Detection of eye contact with deep neural networks is as accurate as human experts
Eunji Chong, Elysha Clark-Whitney, Audrey Southerland, Elizabeth Stubbs, Chanel Miller, Eliana Ajodan, Melanie R. Silverman, Catherine Lord, Agata Rozga, Rebecca Jones, James M. Rehg
Received Date: 13th February 20
Eye contact is among the most primary means of social communication that humans use from the first months of life. Quantification of eye contact is valuable in various scenarios as a part of the analysis of social roles, communication skills, and medical screening. Estimating a subject's looking direction from video is a challenging task, but eye contact can be effectively captured by a wearable point-of-view camera which provides a unique viewpoint as a result of its configuration. While moments of eye contact from this viewpoint can be hand coded, such process tends to be laborious and subjective. In this work, we developed the first deep neural network model to automatically detect eye contact in egocentric video with accuracy equivalent to that of human experts. We trained a deep convolutional neural network using a dataset of 4,339,879 annotated images, consisting of 103 subjects with diverse demographic backgrounds. 57 have a diagnosis of Autism Spectrum Disorder. The network achieves overall precision 0.936 and recall 0.943 on 18 set-aside validation subjects, and performance is on par with 10 trained human coders with a mean precision 0.918 and recall 0.946. This result passes class equivalence tests in Cohen's kappa scores (equivalence boundary of 0.025, p < .005), demonstrating that deep learning model can produce automated coding with a level of reliability comparable to human coders. The presented method will be instrumental in analyzing gaze behavior in naturalistic social settings by serving as a scalable, objective, and accessible tool for clinicians and researchers.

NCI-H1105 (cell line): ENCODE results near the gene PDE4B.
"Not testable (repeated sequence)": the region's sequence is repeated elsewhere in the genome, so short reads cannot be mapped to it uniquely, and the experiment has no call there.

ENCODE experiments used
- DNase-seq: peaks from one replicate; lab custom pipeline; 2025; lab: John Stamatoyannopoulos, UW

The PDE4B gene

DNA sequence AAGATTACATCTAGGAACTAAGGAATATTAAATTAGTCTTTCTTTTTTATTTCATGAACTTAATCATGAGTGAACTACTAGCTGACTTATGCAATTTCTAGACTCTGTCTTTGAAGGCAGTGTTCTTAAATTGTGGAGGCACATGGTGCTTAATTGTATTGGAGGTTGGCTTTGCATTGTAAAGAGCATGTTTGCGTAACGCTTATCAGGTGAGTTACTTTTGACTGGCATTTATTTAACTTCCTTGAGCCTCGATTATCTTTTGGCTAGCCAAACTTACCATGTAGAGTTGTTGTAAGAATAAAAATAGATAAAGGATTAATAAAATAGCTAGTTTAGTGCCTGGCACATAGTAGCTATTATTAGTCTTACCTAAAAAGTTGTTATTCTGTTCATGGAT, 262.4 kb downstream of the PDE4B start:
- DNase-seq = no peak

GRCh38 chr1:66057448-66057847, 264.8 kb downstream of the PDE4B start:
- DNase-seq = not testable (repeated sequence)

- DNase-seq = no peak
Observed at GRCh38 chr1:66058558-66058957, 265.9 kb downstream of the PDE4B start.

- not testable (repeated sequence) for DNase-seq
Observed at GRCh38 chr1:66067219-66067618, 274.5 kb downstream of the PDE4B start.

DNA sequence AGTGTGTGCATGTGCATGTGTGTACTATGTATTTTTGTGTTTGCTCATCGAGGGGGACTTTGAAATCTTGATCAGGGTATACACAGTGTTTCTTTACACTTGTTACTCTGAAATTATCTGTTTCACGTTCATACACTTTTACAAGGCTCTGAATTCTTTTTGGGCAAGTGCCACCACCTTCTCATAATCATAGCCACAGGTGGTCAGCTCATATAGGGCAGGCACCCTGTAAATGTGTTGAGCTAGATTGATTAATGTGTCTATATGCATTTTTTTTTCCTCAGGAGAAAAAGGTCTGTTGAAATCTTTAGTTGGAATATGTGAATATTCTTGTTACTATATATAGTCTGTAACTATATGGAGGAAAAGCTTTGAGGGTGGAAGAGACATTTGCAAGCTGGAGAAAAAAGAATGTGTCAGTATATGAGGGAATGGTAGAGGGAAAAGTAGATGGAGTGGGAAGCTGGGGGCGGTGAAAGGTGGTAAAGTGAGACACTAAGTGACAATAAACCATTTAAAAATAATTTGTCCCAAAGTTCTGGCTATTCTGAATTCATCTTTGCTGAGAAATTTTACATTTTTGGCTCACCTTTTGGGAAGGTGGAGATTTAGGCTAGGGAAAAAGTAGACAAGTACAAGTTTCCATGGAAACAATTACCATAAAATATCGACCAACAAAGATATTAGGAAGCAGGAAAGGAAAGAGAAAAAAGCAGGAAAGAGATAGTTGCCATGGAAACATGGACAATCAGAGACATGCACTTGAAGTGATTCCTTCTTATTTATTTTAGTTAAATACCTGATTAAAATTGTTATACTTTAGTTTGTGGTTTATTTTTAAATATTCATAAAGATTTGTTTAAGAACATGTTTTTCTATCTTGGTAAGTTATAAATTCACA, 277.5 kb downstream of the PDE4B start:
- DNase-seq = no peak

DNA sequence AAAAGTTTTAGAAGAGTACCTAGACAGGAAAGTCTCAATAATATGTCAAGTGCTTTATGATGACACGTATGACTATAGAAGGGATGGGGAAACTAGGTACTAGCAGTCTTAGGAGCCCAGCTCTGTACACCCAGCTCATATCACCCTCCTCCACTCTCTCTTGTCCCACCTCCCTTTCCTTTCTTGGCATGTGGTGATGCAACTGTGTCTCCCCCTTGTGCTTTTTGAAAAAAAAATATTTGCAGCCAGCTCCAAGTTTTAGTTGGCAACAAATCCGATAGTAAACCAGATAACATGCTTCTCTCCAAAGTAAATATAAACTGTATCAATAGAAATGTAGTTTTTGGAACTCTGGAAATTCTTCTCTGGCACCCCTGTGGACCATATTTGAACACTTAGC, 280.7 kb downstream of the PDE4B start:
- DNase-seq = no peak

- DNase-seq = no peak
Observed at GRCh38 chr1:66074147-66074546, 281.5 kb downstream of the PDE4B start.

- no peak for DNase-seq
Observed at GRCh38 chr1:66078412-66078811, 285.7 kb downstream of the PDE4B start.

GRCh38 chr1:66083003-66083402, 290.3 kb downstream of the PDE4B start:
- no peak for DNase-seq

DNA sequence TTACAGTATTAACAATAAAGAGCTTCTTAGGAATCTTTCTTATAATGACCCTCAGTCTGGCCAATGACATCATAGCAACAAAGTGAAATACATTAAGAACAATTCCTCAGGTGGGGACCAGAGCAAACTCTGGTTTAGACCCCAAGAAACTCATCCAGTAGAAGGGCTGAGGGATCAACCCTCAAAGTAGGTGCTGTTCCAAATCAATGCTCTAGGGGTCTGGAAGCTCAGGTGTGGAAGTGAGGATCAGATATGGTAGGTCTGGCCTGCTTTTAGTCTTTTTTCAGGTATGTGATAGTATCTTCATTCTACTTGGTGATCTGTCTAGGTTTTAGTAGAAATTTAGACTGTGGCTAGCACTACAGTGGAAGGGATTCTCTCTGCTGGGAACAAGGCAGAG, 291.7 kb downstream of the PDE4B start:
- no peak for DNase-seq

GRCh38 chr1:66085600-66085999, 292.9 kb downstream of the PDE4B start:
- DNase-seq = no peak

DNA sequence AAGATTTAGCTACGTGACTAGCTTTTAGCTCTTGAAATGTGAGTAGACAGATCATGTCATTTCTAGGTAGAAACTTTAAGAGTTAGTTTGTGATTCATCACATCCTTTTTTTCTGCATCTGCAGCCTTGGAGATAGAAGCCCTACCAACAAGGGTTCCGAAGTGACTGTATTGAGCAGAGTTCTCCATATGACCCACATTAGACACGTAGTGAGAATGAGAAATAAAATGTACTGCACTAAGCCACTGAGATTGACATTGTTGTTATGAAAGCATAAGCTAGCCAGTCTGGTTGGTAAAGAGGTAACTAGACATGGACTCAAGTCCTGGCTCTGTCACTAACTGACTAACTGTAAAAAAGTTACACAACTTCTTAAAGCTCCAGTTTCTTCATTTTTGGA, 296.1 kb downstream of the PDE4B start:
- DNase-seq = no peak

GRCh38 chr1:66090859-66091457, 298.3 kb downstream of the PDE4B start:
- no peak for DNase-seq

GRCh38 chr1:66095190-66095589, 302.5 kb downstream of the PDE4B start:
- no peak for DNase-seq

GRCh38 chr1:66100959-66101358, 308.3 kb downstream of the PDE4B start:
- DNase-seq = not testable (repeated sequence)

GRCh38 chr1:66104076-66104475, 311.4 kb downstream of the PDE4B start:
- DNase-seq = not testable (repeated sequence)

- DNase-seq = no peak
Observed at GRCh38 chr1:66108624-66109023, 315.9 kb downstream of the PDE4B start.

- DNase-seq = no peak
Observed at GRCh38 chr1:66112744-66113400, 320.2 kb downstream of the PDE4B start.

Read in full at OSF Preprints.
This is an abstract of a preprint hosted on an independent third party site. It has not been peer reviewed but is currently under consideration at Nature Communications.